The expression of cyclin E and cyclin-dependent kinases 2 (CDK2) in metastatic foci, the relationship of their expression with some clinicopathologic characteristics, and the correlation of their expression with prognosis remain unclear. To examine the roles of their expression in the progression of colorectal carcinoma, 21 normal mucosa, 9 hyperplastic polyps, 58 adenomas, 17 adenocarcinoma in adenomas, 203 primary cancers, 21 lymph node metastases, and 10 hepatic metastases were immunohistochemically stained with anti-cyclin E, anti-CDK2, and anti-Ki67 antibodies. In the carcinogenic process, both cyclin E and CDK2 expressions increased significantly. From the primary to the lymph node-metastatic foci, cyclin E protein remained unchanged, but CDK2 increased significantly. From the primary to the liver-metastatic foci, cyclin E apparently decreased, and CDK2 was reduced almost to zero. In primary carcinomas, the reduction of cyclin E was significantly associated with large tumor size, mucinous type, venous invasion, deep infiltration, lymph nodal metastasis, peritoneal metastasis, advanced stage, and poor prognosis. Decreased CDK2 was obviously correlated with large tumor size, venous invasion, deep infiltration, hepatic metastasis, advanced stage, and poor prognosis. Increased cyclin E protein was related to elevated CDK2, which was further linked to higher Ki67. Thus, CDK2 overexpression could facilitate lymph node metastasis. The overexpression of cyclin E and CDK2 may mainly promote the progression of early cancer. Anti-cyclin E or anti-CDK2 chemotherapy should be targeted to the cancers with such overexpression.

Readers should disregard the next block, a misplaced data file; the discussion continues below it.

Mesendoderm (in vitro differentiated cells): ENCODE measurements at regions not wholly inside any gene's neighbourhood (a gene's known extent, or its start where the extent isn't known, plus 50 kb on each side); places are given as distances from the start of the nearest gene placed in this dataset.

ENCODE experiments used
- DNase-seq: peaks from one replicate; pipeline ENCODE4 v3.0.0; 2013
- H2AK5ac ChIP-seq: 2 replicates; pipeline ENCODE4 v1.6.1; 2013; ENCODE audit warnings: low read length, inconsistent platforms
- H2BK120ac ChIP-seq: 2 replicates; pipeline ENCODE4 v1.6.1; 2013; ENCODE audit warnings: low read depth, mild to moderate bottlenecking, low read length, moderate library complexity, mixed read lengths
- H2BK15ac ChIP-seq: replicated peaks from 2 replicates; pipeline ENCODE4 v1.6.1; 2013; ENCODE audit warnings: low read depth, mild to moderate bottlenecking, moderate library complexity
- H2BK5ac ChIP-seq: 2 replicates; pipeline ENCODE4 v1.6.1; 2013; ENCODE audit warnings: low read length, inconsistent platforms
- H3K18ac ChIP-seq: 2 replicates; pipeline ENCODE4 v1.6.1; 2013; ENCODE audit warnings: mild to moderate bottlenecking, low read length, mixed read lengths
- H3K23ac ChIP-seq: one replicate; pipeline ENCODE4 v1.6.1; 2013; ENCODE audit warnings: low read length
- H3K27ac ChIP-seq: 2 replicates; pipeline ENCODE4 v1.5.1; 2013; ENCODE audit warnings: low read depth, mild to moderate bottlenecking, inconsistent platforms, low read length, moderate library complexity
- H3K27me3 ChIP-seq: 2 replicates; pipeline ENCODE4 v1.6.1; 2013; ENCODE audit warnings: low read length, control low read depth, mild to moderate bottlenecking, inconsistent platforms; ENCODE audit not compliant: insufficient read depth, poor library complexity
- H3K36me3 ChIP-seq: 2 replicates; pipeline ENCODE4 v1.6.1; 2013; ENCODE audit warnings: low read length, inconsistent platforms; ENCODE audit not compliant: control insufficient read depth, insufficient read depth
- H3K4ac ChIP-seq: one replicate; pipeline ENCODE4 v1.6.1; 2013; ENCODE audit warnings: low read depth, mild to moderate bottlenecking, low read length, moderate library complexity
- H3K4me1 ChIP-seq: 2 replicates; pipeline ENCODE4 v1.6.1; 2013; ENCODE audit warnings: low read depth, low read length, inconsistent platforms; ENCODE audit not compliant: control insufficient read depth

Copyright 2001 by W.B. Saunders Company